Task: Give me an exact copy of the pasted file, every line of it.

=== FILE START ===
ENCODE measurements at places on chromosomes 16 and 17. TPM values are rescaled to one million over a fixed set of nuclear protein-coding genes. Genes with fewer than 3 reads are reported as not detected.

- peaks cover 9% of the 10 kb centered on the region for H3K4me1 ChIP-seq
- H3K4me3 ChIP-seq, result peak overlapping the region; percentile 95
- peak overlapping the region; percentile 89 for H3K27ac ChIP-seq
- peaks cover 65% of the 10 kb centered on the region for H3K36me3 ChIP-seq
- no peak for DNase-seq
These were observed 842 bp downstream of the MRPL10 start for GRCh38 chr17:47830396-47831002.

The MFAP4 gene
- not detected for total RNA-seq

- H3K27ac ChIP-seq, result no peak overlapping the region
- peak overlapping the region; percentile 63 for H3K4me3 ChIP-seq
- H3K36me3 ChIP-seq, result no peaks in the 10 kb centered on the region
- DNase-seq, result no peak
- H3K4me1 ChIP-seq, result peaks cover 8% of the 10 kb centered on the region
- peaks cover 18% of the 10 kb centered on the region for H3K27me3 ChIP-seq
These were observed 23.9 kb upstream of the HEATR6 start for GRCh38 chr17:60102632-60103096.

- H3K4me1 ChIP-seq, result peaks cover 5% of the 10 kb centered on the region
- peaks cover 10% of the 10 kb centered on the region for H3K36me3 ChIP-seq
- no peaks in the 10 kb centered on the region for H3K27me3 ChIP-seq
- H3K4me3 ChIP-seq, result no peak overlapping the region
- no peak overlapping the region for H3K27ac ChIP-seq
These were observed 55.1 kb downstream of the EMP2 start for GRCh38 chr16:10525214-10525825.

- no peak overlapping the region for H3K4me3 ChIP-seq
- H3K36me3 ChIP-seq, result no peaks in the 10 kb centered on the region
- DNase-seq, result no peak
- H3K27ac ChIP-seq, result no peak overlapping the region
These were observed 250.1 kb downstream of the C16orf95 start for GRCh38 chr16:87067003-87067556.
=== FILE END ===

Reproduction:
ENCODE measurements at places on chromosomes 16 and 17. TPM values are rescaled to one million over a fixed set of nuclear protein-coding genes. Genes with fewer than 3 reads are reported as not detected.

- peaks cover 9% of the 10 kb centered on the region for H3K4me1 ChIP-seq
- H3K4me3 ChIP-seq, result peak overlapping the region; percentile 95
- peak overlapping the region; percentile 89 for H3K27ac ChIP-seq
- peaks cover 65% of the 10 kb centered on the region for H3K36me3 ChIP-seq
- no peak for DNase-seq
These were observed 842 bp downstream of the MRPL10 start for GRCh38 chr17:47830396-47831002.

The MFAP4 gene
- not detected for total RNA-seq

- H3K27ac ChIP-seq, result no peak overlapping the region
- peak overlapping the region; percentile 63 for H3K4me3 ChIP-seq
- H3K36me3 ChIP-seq, result no peaks in the 10 kb centered on the region
- DNase-seq, result no peak
- H3K4me1 ChIP-seq, result peaks cover 8% of the 10 kb centered on the region
- peaks cover 18% of the 10 kb centered on the region for H3K27me3 ChIP-seq
These were observed 23.9 kb upstream of the HEATR6 start for GRCh38 chr17:60102632-60103096.

- H3K4me1 ChIP-seq, result peaks cover 5% of the 10 kb centered on the region
- peaks cover 10% of the 10 kb centered on the region for H3K36me3 ChIP-seq
- no peaks in the 10 kb centered on the region for H3K27me3 ChIP-seq
- H3K4me3 ChIP-seq, result no peak overlapping the region
- no peak overlapping the region for H3K27ac ChIP-seq
These were observed 55.1 kb downstream of the EMP2 start for GRCh38 chr16:10525214-10525825.

- no peak overlapping the region for H3K4me3 ChIP-seq
- H3K36me3 ChIP-seq, result no peaks in the 10 kb centered on the region
- DNase-seq, result no peak
- H3K27ac ChIP-seq, result no peak overlapping the region
These were observed 250.1 kb downstream of the C16orf95 start for GRCh38 chr16:87067003-87067556.